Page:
• Useful notions of language relatedness
  • Leveraging lexical similarity for translation:
  • Phonetic and Orthographic Similarity
  • Transliteration & Cognate Mining
  • Integrating transliteration & translation in decoder
  • Transliteration of OOV words
  • Translation using Transliteration (character-level translation)
  • Neural character-level translation
  • Leveraging morphological and syntactic similarity for translation:
  • Morphological Isomorphism
  • Common source reordering solution for a set of related languages
  • Synergy among languages:
  • Pivot-based Methods
  • Combining pivot-based and character-level SMT
  • Multi-source translation
  • Multi-lingual word alignment
  • Multilingual translation with Neural MT

About the Instructors:

  • Dr. Pushpak Bhattacharyya

    • Professor, Dept. of Computer Science & Engineering, Indian Institute of Technology Bombay
    • Mumbai, India.
    • e-mail:
    • Website:

    Dr. Pushpak Bhattacharyya is Vijay and Sita Vashee Chair Professor in the Department of Computer Science and Engineering at the Indian Institute of Technology Bombay (IITB) where he heads the Center for Natural Language Processing. He is also the Director of Indian Institute of Technology Patna.

    Dr. Bhattacharyya obtained his Ph.D from IIT Bombay. His areas of interest cover a broad spectrum of problems in Natural Language Processing like machine translation, cross-lingual search, sentiment analysis - specially with reference to Indian languages.

    Dr. Bhattacharyya has published extensively in top quality conferences and journals (about 200). He has also written a textbook on machine translation. He has advised 12 PhDs in NLP and ML, and is currently supervising 10 PhD students. He has also advised close to 125 masters students and above 40 bachelor degree students for their research work.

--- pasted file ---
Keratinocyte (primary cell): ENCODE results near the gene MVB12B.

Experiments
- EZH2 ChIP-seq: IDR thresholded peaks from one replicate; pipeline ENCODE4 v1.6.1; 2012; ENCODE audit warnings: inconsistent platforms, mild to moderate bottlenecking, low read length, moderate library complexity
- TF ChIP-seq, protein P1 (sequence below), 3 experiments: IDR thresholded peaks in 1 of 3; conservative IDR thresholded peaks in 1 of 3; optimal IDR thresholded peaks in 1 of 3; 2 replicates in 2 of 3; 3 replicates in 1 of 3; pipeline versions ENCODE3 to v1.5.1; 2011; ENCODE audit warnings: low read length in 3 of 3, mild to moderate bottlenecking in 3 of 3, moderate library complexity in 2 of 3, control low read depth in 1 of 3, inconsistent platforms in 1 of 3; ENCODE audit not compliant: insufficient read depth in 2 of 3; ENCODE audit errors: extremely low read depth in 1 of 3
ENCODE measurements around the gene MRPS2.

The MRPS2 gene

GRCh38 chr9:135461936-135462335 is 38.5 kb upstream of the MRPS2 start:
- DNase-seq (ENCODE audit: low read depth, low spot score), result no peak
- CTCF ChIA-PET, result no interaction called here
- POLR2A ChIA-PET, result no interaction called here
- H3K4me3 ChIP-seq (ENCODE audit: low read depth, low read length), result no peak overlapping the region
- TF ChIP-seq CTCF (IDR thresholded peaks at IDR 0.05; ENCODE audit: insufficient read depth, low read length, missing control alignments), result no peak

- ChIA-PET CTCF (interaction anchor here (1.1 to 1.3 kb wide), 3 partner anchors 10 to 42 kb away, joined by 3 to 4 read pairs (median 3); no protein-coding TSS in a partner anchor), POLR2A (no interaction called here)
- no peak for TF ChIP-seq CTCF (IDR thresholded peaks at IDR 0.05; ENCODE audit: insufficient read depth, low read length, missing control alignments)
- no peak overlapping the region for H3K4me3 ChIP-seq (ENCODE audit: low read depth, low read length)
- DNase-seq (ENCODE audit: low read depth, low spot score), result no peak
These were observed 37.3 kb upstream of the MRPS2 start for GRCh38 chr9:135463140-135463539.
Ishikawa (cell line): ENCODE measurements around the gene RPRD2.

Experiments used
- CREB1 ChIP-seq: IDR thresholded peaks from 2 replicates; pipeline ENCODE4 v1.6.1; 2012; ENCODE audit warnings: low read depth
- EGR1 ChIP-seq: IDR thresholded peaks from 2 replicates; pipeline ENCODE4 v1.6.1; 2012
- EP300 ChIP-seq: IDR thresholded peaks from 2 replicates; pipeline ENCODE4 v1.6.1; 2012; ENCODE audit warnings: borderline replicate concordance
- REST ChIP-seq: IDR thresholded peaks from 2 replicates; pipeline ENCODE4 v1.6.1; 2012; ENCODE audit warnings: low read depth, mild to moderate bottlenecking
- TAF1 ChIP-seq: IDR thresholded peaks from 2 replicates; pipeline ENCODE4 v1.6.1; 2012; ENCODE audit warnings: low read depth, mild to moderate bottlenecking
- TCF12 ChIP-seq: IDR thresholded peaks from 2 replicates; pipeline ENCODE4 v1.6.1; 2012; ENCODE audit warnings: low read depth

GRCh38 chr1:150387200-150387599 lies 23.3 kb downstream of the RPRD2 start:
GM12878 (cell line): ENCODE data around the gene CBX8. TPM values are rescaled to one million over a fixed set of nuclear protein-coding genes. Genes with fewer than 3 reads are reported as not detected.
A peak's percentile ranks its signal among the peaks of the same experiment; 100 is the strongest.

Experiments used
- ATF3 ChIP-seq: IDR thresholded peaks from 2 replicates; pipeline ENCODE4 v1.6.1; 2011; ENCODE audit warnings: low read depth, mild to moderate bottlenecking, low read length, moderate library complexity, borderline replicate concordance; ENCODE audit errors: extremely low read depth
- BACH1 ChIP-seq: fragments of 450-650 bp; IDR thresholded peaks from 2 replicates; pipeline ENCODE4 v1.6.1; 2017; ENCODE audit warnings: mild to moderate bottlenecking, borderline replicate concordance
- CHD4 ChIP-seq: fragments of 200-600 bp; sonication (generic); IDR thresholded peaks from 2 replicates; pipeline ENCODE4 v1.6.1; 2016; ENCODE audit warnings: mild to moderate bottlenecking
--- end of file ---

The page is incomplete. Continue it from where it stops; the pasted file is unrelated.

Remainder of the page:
• Dr. Mitesh Khapra

    Mitesh Khapra obtained his Ph.D. from the Indian Institute of Technology Bombay in the area of Natural Language Processing with a focus on reusing resources for multilingual computation. His areas of interest include Statistical Machine Translation, Text Analytics, Crowdsourcing, Argument Mining and Deep Learning. He is currently working as a researcher at IBM Research India where he is focusing on mining arguments from large unstructured text. He has co-authored papers in NLP and ML conferences such as ACL, NAACL, EMNLP, AAAI and NIPS.

  • Anoop Kunchukuttan

    • Ph.D Scholar, Center for Indian Language Technology,
    • Dept. of Computer Science & Engineering, Indian Institute of Technology Bombay
    • Mumbai, India.
    • e-mail:
    • Website:

    Anoop Kunchukuttan is a senior Ph.D student at the Indian Institute of Technology Bombay. He is advised by Prof. Pushpak Bhattacharyya on his research work involving machine translation and transliteration among related languages. He has also investigated other NLP problems - multiword extraction, grammar correction, crowdsourcing and information extraction. He has co-authored papers in NLP conferences such as ACL, NAACL, CONLL, LREC, ICON. He has worked in the software industry for about 5 years, during which he led the development of large scale systems for information extraction and retrieval over medical text. He completed his M.Tech in Computer Science & Engineering from IIT Bombay.